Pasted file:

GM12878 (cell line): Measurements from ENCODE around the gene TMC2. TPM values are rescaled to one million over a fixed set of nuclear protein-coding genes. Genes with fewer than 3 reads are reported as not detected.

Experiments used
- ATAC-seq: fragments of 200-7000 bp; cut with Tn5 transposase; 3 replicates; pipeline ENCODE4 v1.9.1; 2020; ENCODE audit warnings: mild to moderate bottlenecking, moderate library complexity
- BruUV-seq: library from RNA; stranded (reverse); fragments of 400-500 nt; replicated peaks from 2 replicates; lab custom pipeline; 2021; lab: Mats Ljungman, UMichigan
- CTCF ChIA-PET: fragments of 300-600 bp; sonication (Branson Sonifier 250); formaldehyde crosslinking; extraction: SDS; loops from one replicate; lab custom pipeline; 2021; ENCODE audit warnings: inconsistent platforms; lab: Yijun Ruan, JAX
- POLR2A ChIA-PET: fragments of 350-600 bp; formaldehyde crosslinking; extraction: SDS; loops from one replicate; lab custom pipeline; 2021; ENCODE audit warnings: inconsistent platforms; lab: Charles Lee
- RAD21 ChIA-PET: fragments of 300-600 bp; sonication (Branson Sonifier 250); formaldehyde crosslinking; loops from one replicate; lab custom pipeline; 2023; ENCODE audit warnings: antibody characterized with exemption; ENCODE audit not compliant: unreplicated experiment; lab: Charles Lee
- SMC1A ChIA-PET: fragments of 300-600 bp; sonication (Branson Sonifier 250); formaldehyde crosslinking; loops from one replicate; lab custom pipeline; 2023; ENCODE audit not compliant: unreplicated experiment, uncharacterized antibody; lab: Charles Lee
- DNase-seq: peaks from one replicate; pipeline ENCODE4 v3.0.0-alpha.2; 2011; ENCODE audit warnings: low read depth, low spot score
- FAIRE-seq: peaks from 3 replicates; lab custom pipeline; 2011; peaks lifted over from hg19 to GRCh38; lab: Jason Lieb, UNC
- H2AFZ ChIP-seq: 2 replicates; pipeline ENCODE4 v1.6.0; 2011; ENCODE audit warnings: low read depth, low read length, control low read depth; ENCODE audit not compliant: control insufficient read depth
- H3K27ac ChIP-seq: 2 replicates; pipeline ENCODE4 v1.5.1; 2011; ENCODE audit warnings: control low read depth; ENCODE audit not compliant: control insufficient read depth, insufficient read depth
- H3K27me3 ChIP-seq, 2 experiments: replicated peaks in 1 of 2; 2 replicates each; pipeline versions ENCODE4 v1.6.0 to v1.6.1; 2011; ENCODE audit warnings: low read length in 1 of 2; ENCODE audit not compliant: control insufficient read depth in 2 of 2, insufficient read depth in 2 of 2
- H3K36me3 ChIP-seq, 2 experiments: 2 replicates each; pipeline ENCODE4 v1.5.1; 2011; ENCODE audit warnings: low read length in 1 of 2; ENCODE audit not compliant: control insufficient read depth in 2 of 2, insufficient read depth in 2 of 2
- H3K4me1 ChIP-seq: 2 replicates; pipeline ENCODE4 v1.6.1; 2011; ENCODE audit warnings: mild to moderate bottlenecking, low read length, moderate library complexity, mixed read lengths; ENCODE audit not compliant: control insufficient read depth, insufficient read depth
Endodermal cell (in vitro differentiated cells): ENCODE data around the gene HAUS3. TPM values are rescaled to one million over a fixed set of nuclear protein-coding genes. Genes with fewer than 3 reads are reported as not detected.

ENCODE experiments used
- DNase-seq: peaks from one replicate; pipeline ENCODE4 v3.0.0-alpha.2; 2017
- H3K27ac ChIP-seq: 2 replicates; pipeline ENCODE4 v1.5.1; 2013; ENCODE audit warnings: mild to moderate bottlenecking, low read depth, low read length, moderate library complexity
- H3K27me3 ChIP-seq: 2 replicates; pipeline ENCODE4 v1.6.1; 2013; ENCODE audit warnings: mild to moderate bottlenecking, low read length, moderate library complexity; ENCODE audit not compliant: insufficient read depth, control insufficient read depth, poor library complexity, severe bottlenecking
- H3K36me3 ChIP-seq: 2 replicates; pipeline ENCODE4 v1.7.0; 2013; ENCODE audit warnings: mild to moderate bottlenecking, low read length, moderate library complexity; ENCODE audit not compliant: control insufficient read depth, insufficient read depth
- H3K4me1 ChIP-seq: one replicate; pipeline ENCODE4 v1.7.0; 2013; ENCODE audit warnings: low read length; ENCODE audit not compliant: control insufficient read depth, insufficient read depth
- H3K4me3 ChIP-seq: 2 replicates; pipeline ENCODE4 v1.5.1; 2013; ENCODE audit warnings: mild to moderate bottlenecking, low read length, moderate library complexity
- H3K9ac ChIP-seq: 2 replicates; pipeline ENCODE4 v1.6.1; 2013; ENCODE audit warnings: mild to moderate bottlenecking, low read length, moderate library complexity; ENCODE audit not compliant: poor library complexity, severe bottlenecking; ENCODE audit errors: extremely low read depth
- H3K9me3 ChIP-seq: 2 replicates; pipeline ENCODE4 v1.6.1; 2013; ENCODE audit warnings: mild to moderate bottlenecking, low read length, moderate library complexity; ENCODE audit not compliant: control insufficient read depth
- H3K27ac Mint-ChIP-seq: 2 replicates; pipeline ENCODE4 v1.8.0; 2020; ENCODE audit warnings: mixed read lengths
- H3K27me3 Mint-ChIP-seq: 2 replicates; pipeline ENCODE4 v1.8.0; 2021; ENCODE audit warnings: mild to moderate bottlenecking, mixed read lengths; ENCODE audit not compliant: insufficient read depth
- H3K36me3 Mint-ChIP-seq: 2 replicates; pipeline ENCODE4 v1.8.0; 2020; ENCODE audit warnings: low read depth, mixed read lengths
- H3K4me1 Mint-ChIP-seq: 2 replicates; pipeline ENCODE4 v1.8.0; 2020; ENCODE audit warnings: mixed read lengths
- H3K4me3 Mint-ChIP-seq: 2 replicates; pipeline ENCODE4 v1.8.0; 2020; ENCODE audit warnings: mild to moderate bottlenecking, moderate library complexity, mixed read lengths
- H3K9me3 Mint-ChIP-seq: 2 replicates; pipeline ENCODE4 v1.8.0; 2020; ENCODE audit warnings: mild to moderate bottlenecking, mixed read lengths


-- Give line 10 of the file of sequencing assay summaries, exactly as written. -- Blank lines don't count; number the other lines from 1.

- FAIRE-seq: peaks from 3 replicates; lab custom pipeline; 2011; peaks lifted over from hg19 to GRCh38; lab: Jason Lieb, UNC